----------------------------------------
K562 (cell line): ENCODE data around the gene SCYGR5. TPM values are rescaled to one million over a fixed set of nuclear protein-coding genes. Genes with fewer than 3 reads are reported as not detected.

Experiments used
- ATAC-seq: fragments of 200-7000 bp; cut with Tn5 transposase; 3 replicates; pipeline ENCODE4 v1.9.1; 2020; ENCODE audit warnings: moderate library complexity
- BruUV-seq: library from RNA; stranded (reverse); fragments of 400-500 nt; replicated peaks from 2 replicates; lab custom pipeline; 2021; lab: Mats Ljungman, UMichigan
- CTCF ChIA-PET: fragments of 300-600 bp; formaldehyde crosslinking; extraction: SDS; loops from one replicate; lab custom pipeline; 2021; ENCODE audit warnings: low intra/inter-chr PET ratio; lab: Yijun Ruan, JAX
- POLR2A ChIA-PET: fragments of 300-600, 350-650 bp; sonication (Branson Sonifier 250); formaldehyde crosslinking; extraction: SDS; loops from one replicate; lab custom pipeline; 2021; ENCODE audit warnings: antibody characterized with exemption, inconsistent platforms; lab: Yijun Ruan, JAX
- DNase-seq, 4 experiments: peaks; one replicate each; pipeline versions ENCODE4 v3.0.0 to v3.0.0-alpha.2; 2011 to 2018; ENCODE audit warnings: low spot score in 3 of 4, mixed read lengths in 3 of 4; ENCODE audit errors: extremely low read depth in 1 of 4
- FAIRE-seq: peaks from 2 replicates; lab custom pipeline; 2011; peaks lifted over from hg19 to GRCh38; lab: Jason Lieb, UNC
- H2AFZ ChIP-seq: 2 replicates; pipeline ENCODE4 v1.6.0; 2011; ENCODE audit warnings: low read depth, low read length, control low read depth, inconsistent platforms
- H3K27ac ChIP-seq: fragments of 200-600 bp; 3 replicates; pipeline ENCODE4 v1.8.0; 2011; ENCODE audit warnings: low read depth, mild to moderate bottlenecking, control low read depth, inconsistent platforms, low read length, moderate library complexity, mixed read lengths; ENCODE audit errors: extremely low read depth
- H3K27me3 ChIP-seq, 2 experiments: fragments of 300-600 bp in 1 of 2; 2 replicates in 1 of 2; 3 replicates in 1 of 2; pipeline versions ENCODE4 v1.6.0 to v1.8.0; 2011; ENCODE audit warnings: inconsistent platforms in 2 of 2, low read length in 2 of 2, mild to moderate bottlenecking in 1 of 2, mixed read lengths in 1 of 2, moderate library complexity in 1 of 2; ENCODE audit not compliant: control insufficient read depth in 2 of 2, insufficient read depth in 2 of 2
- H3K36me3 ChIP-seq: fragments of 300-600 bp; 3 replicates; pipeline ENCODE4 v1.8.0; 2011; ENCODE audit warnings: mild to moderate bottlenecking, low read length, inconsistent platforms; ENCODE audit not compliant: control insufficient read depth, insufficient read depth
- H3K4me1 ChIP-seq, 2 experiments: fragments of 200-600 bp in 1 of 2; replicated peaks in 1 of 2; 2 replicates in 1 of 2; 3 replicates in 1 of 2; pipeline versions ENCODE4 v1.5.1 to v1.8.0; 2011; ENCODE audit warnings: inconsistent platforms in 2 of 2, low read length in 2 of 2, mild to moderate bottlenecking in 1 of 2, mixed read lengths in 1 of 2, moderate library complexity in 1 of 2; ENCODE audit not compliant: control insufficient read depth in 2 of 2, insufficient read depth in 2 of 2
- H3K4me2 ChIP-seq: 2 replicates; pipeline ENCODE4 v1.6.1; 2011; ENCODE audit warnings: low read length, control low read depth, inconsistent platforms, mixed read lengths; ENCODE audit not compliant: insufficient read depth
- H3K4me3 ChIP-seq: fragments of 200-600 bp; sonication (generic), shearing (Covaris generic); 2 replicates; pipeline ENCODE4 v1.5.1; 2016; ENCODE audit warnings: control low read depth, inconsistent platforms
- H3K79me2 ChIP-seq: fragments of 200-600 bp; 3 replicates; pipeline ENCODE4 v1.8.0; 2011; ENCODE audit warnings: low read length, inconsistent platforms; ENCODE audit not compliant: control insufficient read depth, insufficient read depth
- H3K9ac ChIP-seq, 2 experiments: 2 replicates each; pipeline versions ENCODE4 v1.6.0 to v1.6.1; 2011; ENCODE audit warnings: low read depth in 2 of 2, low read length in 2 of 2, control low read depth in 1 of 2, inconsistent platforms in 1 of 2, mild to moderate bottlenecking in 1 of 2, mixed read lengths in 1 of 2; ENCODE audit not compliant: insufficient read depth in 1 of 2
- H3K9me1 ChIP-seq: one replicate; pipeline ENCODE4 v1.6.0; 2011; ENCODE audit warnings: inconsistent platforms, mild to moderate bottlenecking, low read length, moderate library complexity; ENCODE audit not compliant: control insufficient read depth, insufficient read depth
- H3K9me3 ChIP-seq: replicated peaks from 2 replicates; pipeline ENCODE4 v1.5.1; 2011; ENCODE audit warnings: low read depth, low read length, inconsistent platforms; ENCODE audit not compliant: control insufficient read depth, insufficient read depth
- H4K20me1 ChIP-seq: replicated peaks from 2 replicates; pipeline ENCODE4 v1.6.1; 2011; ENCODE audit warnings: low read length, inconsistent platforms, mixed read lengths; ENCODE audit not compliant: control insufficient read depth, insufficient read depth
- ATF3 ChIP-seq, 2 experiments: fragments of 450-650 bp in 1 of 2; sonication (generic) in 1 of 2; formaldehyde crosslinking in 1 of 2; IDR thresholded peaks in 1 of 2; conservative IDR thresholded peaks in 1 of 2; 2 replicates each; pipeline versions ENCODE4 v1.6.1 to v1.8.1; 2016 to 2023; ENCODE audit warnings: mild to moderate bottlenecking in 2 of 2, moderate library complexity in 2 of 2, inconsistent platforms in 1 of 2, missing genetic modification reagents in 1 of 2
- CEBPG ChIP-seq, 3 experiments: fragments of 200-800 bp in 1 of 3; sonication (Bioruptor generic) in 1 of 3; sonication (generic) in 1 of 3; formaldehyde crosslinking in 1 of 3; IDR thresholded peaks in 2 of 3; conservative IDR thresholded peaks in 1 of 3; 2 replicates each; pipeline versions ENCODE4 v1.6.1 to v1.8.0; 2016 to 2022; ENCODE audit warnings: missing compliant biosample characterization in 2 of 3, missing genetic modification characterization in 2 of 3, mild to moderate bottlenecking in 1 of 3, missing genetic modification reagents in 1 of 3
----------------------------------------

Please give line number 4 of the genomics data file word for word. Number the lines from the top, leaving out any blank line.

- BruUV-seq: library from RNA; stranded (reverse); fragments of 400-500 nt; replicated peaks from 2 replicates; lab custom pipeline; 2021; lab: Mats Ljungman, UMichigan